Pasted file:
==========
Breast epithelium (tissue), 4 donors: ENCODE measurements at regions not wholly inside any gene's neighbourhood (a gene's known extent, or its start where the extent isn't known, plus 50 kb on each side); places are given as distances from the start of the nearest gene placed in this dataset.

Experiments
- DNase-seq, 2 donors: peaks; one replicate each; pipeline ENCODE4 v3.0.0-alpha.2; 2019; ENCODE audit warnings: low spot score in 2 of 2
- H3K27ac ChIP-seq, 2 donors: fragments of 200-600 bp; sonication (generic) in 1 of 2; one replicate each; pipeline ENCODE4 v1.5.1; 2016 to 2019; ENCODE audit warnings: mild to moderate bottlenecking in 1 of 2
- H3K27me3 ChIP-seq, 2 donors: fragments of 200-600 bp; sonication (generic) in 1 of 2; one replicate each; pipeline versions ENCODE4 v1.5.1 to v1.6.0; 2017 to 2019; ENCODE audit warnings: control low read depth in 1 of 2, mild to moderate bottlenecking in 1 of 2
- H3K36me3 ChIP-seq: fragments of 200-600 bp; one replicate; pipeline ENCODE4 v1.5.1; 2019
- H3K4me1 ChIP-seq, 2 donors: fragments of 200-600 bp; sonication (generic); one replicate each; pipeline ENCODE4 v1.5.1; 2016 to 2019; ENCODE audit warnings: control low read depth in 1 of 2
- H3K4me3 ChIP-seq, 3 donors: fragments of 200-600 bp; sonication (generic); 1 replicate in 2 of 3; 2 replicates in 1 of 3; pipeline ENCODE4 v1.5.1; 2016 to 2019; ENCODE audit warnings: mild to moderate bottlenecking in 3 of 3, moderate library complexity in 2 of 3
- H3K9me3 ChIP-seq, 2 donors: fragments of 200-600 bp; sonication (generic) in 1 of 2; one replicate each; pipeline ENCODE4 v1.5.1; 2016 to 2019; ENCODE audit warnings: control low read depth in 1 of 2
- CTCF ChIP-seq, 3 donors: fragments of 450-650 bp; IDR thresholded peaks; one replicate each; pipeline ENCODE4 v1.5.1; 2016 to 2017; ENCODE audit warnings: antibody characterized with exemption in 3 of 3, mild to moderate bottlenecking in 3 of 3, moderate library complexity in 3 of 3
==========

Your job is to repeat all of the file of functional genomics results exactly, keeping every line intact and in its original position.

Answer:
Breast epithelium (tissue), 4 donors: ENCODE measurements at regions not wholly inside any gene's neighbourhood (a gene's known extent, or its start where the extent isn't known, plus 50 kb on each side); places are given as distances from the start of the nearest gene placed in this dataset.

Experiments
- DNase-seq, 2 donors: peaks; one replicate each; pipeline ENCODE4 v3.0.0-alpha.2; 2019; ENCODE audit warnings: low spot score in 2 of 2
- H3K27ac ChIP-seq, 2 donors: fragments of 200-600 bp; sonication (generic) in 1 of 2; one replicate each; pipeline ENCODE4 v1.5.1; 2016 to 2019; ENCODE audit warnings: mild to moderate bottlenecking in 1 of 2
- H3K27me3 ChIP-seq, 2 donors: fragments of 200-600 bp; sonication (generic) in 1 of 2; one replicate each; pipeline versions ENCODE4 v1.5.1 to v1.6.0; 2017 to 2019; ENCODE audit warnings: control low read depth in 1 of 2, mild to moderate bottlenecking in 1 of 2
- H3K36me3 ChIP-seq: fragments of 200-600 bp; one replicate; pipeline ENCODE4 v1.5.1; 2019
- H3K4me1 ChIP-seq, 2 donors: fragments of 200-600 bp; sonication (generic); one replicate each; pipeline ENCODE4 v1.5.1; 2016 to 2019; ENCODE audit warnings: control low read depth in 1 of 2
- H3K4me3 ChIP-seq, 3 donors: fragments of 200-600 bp; sonication (generic); 1 replicate in 2 of 3; 2 replicates in 1 of 3; pipeline ENCODE4 v1.5.1; 2016 to 2019; ENCODE audit warnings: mild to moderate bottlenecking in 3 of 3, moderate library complexity in 2 of 3
- H3K9me3 ChIP-seq, 2 donors: fragments of 200-600 bp; sonication (generic) in 1 of 2; one replicate each; pipeline ENCODE4 v1.5.1; 2016 to 2019; ENCODE audit warnings: control low read depth in 1 of 2
- CTCF ChIP-seq, 3 donors: fragments of 450-650 bp; IDR thresholded peaks; one replicate each; pipeline ENCODE4 v1.5.1; 2016 to 2017; ENCODE audit warnings: antibody characterized with exemption in 3 of 3, mild to moderate bottlenecking in 3 of 3, moderate library complexity in 3 of 3